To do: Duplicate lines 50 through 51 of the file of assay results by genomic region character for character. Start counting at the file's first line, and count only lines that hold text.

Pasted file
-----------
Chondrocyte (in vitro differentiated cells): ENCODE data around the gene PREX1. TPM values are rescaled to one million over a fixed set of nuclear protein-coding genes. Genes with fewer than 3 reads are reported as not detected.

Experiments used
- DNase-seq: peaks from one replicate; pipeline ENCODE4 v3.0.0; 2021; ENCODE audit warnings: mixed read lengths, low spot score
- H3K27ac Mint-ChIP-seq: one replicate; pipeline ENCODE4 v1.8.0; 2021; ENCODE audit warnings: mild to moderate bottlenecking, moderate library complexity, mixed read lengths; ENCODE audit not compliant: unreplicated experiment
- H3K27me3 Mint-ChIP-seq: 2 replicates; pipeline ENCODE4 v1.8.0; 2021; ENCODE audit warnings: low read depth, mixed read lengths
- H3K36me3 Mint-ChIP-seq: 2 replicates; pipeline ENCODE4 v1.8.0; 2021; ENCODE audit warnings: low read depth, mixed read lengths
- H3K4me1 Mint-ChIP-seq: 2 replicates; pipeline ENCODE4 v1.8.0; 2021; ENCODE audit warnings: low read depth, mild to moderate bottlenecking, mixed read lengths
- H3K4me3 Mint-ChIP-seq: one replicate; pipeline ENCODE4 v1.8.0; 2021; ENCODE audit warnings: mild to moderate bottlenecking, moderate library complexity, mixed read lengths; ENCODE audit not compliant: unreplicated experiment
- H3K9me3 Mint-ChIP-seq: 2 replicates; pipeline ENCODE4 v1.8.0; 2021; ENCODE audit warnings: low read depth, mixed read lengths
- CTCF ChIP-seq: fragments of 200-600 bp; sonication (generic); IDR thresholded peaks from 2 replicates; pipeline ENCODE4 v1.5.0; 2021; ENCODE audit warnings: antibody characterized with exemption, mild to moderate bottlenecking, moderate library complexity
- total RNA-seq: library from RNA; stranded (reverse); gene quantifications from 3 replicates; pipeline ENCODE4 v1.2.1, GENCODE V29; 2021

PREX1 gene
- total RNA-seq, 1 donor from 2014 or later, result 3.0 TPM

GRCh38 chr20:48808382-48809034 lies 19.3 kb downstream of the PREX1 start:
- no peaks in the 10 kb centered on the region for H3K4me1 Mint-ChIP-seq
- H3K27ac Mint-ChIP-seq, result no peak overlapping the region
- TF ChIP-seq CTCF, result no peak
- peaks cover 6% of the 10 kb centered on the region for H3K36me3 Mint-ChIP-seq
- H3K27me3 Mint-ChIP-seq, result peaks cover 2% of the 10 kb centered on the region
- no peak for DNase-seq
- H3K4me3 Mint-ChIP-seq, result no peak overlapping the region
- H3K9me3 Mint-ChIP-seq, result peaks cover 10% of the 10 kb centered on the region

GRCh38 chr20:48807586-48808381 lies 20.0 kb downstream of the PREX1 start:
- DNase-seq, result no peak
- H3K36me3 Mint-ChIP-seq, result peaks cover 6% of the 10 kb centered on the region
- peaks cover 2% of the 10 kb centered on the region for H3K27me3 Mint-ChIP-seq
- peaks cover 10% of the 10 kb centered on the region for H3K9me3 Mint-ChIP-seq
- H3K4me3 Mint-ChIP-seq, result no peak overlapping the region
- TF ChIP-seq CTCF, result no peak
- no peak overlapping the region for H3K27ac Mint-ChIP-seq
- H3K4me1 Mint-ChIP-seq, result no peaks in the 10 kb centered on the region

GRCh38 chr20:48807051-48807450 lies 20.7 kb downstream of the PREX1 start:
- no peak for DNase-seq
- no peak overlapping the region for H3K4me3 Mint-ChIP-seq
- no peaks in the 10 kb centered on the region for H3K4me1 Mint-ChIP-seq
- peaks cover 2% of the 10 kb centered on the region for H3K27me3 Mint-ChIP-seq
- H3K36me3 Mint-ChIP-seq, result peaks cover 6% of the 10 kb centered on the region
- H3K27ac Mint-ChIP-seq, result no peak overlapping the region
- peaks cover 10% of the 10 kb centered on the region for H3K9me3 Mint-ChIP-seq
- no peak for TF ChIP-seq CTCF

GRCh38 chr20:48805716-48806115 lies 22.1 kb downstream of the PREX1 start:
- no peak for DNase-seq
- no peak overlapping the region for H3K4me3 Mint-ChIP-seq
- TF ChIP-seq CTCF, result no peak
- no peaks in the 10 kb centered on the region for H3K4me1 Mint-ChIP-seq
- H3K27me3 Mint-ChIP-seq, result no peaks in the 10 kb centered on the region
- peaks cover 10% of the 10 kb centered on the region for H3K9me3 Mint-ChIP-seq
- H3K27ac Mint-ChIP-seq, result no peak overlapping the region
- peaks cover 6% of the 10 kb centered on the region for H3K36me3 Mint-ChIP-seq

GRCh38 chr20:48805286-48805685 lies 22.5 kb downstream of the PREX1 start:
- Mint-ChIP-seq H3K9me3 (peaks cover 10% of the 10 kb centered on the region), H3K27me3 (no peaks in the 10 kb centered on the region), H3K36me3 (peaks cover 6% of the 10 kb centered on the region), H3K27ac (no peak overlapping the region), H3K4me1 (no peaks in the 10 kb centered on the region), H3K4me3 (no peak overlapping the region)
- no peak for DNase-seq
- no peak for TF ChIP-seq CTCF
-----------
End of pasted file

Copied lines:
GRCh38 chr20:48805286-48805685 lies 22.5 kb downstream of the PREX1 start:
- Mint-ChIP-seq H3K9me3 (peaks cover 10% of the 10 kb centered on the region), H3K27me3 (no peaks in the 10 kb centered on the region), H3K36me3 (peaks cover 6% of the 10 kb centered on the region), H3K27ac (no peak overlapping the region), H3K4me1 (no peaks in the 10 kb centered on the region), H3K4me3 (no peak overlapping the region)